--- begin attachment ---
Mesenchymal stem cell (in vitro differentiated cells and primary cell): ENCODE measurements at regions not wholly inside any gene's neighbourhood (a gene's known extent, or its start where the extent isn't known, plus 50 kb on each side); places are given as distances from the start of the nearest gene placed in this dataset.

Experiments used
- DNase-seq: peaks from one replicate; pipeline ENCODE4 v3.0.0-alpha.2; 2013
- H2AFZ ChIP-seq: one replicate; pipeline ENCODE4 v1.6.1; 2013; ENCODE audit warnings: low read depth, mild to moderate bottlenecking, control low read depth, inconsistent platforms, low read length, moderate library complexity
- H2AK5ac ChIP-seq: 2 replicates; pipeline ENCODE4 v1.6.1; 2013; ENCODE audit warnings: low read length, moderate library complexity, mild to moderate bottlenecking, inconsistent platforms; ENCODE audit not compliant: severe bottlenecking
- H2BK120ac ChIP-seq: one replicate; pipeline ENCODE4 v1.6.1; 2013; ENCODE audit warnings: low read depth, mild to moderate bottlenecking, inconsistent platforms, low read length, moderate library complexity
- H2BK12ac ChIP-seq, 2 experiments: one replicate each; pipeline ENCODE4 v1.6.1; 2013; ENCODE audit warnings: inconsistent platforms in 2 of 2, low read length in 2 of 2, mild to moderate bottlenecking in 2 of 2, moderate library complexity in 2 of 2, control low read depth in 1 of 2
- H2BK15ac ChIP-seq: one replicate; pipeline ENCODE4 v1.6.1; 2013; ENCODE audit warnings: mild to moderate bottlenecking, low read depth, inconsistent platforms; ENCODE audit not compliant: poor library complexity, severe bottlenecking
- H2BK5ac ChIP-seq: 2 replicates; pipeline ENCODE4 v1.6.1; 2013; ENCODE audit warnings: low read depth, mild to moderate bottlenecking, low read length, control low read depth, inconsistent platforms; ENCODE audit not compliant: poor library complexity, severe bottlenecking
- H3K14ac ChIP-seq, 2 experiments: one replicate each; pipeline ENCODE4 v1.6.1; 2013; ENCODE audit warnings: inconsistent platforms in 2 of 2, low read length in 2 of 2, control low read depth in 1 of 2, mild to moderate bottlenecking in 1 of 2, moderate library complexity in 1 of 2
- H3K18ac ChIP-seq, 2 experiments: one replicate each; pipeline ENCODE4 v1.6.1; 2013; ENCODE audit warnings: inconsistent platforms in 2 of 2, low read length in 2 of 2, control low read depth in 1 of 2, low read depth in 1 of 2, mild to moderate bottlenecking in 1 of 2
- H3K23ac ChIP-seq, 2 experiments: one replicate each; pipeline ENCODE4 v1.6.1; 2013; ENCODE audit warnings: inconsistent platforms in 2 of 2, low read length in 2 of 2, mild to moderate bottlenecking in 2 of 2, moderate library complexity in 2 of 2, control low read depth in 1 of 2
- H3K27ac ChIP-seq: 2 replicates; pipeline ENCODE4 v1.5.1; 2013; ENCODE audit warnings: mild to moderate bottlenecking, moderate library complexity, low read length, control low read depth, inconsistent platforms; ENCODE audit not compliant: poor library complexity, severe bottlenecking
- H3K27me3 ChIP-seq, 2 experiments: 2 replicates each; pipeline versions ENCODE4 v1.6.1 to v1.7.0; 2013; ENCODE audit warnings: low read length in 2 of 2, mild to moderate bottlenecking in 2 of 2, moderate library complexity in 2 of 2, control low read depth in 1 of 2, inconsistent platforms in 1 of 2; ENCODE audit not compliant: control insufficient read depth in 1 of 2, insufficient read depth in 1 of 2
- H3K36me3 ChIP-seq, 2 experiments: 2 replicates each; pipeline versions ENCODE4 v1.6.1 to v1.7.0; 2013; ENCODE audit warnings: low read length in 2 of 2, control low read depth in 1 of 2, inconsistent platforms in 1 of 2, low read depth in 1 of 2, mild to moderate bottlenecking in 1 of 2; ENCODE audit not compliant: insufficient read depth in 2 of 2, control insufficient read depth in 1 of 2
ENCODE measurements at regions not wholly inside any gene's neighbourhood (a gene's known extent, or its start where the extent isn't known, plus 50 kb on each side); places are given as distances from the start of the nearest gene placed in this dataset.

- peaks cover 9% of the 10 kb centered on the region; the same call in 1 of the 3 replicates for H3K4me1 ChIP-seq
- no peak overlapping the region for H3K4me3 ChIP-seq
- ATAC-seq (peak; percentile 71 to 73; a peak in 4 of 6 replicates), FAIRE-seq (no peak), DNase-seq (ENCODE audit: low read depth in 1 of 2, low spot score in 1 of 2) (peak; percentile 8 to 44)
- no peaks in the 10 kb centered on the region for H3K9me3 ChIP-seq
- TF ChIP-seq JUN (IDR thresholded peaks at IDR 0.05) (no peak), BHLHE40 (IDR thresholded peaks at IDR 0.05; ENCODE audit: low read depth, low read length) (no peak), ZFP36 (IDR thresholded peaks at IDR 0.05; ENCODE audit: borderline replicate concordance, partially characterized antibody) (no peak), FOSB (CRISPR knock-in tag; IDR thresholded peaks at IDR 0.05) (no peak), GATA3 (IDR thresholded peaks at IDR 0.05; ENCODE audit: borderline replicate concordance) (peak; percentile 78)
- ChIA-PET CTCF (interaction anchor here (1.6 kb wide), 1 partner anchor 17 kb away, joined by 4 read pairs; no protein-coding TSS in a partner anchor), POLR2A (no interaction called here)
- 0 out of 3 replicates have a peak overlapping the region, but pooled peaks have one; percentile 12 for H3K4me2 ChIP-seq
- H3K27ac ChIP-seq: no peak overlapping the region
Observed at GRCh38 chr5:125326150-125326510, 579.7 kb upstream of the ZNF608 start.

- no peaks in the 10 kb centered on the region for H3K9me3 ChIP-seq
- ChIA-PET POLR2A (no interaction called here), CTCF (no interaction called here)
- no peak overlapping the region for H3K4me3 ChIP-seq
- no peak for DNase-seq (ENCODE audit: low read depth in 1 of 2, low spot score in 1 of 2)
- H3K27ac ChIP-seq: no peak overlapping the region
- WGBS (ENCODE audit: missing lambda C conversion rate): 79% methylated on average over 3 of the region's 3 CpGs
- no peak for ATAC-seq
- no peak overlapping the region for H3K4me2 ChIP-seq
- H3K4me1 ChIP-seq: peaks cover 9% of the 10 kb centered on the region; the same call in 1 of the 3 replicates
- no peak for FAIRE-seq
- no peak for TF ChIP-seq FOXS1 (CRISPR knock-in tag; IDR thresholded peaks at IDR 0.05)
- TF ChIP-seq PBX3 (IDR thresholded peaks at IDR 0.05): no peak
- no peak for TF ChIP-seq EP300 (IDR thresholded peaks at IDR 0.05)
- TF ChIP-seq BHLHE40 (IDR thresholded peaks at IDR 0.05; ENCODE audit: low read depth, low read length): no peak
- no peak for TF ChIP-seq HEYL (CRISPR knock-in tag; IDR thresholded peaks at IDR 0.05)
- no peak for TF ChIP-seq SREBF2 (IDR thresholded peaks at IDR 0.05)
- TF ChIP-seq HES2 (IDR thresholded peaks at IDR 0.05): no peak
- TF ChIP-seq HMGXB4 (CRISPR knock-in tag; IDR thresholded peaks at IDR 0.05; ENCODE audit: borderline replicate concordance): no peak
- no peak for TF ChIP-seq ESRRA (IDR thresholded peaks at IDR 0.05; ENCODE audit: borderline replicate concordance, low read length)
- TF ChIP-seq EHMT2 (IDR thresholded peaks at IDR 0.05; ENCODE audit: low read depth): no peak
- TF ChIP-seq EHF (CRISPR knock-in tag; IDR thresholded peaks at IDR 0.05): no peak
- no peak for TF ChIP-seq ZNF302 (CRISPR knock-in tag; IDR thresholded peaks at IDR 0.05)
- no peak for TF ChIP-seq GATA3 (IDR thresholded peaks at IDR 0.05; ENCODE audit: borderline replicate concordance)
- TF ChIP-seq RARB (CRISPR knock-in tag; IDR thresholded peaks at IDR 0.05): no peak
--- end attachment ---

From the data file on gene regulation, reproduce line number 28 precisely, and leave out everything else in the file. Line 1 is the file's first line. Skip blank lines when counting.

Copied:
- no peak overlapping the region for H3K4me3 ChIP-seq